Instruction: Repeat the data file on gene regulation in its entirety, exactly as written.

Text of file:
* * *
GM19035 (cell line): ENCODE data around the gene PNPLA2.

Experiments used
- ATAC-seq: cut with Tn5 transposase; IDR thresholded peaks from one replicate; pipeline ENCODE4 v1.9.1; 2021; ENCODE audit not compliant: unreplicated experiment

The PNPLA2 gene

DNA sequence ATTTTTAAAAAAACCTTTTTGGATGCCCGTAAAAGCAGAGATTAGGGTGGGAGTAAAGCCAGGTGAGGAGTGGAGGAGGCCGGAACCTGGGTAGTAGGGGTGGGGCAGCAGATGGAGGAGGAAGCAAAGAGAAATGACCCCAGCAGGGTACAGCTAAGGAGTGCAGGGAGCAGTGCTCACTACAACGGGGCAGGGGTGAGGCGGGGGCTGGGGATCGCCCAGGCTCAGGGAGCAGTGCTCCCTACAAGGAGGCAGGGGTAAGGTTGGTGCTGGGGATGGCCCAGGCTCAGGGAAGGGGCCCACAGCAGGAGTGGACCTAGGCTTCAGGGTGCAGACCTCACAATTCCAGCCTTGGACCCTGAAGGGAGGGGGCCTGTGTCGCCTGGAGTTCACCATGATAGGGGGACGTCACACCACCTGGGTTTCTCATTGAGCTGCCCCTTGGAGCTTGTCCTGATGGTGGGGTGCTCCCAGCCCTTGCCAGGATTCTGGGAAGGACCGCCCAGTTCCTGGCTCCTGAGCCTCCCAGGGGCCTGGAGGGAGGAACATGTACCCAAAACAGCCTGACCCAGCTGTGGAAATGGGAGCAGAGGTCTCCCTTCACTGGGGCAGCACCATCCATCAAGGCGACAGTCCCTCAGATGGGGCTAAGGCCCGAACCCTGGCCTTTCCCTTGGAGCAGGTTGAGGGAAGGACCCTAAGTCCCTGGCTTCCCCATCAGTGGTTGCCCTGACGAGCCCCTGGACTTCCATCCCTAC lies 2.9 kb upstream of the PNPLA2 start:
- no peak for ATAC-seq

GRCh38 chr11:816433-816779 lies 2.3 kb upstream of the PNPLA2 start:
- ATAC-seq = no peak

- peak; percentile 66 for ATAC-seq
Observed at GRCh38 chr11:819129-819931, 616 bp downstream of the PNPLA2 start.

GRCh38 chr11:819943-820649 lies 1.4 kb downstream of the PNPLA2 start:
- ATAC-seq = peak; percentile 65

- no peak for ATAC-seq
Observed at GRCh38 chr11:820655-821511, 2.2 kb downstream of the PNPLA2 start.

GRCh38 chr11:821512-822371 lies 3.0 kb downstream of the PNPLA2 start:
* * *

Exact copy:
GM19035 (cell line): ENCODE data around the gene PNPLA2.

Experiments used
- ATAC-seq: cut with Tn5 transposase; IDR thresholded peaks from one replicate; pipeline ENCODE4 v1.9.1; 2021; ENCODE audit not compliant: unreplicated experiment

The PNPLA2 gene

DNA sequence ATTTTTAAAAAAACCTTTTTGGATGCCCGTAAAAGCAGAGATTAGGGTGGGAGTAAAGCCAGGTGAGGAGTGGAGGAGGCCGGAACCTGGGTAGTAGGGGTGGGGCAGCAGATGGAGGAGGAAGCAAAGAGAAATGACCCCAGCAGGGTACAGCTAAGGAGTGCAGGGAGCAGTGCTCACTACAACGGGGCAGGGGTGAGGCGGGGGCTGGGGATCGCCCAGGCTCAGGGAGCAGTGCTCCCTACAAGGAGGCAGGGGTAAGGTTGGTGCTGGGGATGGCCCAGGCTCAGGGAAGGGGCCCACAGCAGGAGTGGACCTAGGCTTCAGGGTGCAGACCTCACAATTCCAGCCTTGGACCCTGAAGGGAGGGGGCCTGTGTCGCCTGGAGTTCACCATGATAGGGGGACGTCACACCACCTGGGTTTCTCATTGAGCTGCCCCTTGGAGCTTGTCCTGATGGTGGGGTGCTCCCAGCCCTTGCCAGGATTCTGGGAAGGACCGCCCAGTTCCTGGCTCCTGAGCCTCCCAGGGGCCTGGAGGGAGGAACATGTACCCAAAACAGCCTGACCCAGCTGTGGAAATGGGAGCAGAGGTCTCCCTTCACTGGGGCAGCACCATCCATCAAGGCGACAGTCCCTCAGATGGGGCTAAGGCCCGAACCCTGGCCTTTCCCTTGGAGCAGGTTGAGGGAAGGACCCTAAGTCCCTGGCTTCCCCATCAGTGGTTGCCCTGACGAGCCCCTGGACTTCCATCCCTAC lies 2.9 kb upstream of the PNPLA2 start:
- no peak for ATAC-seq

GRCh38 chr11:816433-816779 lies 2.3 kb upstream of the PNPLA2 start:
- ATAC-seq = no peak

- peak; percentile 66 for ATAC-seq
Observed at GRCh38 chr11:819129-819931, 616 bp downstream of the PNPLA2 start.

GRCh38 chr11:819943-820649 lies 1.4 kb downstream of the PNPLA2 start:
- ATAC-seq = peak; percentile 65

- no peak for ATAC-seq
Observed at GRCh38 chr11:820655-821511, 2.2 kb downstream of the PNPLA2 start.

GRCh38 chr11:821512-822371 lies 3.0 kb downstream of the PNPLA2 start: